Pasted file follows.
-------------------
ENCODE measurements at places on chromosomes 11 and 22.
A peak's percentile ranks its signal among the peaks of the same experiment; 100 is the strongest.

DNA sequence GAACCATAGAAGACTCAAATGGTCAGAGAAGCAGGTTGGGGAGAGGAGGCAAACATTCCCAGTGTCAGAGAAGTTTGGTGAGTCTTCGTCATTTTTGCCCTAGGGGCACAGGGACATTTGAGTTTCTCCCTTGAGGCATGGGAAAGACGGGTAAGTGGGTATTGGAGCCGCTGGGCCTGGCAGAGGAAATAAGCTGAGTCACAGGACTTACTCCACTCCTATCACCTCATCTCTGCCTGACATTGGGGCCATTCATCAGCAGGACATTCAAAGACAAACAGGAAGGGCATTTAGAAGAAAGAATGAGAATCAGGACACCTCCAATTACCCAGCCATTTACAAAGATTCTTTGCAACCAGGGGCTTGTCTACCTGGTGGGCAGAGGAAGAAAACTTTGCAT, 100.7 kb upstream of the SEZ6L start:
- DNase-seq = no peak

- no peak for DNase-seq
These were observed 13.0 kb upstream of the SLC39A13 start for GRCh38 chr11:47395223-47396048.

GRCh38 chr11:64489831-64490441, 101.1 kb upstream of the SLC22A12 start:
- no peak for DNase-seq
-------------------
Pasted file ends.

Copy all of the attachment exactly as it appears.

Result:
ENCODE measurements at places on chromosomes 11 and 22.
A peak's percentile ranks its signal among the peaks of the same experiment; 100 is the strongest.

DNA sequence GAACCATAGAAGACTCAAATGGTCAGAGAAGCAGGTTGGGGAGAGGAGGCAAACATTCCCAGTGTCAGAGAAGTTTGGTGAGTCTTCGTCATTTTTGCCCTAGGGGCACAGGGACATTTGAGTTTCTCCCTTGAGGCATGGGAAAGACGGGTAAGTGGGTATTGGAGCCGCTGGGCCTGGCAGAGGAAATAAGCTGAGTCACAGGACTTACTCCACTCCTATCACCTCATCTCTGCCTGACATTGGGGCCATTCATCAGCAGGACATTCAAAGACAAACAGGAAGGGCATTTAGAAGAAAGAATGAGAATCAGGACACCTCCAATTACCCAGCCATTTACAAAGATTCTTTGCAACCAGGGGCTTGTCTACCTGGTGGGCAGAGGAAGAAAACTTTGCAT, 100.7 kb upstream of the SEZ6L start:
- DNase-seq = no peak

- no peak for DNase-seq
These were observed 13.0 kb upstream of the SLC39A13 start for GRCh38 chr11:47395223-47396048.

GRCh38 chr11:64489831-64490441, 101.1 kb upstream of the SLC22A12 start:
- no peak for DNase-seq